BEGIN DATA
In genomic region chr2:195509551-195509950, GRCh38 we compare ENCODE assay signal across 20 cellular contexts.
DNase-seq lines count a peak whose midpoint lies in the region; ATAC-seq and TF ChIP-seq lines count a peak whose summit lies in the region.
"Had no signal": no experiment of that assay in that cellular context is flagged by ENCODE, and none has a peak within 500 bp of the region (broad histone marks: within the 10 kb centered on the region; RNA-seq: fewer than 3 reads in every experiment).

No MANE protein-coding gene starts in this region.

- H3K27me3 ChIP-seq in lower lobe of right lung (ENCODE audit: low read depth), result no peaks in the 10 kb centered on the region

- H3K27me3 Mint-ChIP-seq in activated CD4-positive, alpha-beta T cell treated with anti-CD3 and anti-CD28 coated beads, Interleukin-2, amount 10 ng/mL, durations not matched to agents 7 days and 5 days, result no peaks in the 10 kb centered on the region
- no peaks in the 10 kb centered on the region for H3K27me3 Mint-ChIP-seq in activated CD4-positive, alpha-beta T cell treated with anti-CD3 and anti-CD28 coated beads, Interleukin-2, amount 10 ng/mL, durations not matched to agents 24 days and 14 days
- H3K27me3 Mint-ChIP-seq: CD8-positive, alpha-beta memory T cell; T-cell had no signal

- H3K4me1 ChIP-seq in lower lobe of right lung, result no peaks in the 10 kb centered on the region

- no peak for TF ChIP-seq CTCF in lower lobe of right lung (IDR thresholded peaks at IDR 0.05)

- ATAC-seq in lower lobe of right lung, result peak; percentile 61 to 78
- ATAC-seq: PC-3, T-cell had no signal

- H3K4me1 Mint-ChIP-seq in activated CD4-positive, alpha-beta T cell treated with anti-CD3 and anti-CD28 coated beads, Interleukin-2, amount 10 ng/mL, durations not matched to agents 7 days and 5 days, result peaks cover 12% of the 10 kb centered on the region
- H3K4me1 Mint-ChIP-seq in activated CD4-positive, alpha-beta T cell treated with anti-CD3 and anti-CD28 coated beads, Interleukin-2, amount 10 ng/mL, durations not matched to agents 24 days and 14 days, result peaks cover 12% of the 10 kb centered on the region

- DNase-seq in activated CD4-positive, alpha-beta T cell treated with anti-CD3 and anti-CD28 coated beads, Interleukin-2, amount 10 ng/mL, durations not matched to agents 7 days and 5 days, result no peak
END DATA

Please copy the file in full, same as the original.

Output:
In genomic region chr2:195509551-195509950, GRCh38 we compare ENCODE assay signal across 20 cellular contexts.
DNase-seq lines count a peak whose midpoint lies in the region; ATAC-seq and TF ChIP-seq lines count a peak whose summit lies in the region.
"Had no signal": no experiment of that assay in that cellular context is flagged by ENCODE, and none has a peak within 500 bp of the region (broad histone marks: within the 10 kb centered on the region; RNA-seq: fewer than 3 reads in every experiment).

No MANE protein-coding gene starts in this region.

- H3K27me3 ChIP-seq in lower lobe of right lung (ENCODE audit: low read depth), result no peaks in the 10 kb centered on the region

- H3K27me3 Mint-ChIP-seq in activated CD4-positive, alpha-beta T cell treated with anti-CD3 and anti-CD28 coated beads, Interleukin-2, amount 10 ng/mL, durations not matched to agents 7 days and 5 days, result no peaks in the 10 kb centered on the region
- no peaks in the 10 kb centered on the region for H3K27me3 Mint-ChIP-seq in activated CD4-positive, alpha-beta T cell treated with anti-CD3 and anti-CD28 coated beads, Interleukin-2, amount 10 ng/mL, durations not matched to agents 24 days and 14 days
- H3K27me3 Mint-ChIP-seq: CD8-positive, alpha-beta memory T cell; T-cell had no signal

- H3K4me1 ChIP-seq in lower lobe of right lung, result no peaks in the 10 kb centered on the region

- no peak for TF ChIP-seq CTCF in lower lobe of right lung (IDR thresholded peaks at IDR 0.05)

- ATAC-seq in lower lobe of right lung, result peak; percentile 61 to 78
- ATAC-seq: PC-3, T-cell had no signal

- H3K4me1 Mint-ChIP-seq in activated CD4-positive, alpha-beta T cell treated with anti-CD3 and anti-CD28 coated beads, Interleukin-2, amount 10 ng/mL, durations not matched to agents 7 days and 5 days, result peaks cover 12% of the 10 kb centered on the region
- H3K4me1 Mint-ChIP-seq in activated CD4-positive, alpha-beta T cell treated with anti-CD3 and anti-CD28 coated beads, Interleukin-2, amount 10 ng/mL, durations not matched to agents 24 days and 14 days, result peaks cover 12% of the 10 kb centered on the region

- DNase-seq in activated CD4-positive, alpha-beta T cell treated with anti-CD3 and anti-CD28 coated beads, Interleukin-2, amount 10 ng/mL, durations not matched to agents 7 days and 5 days, result no peak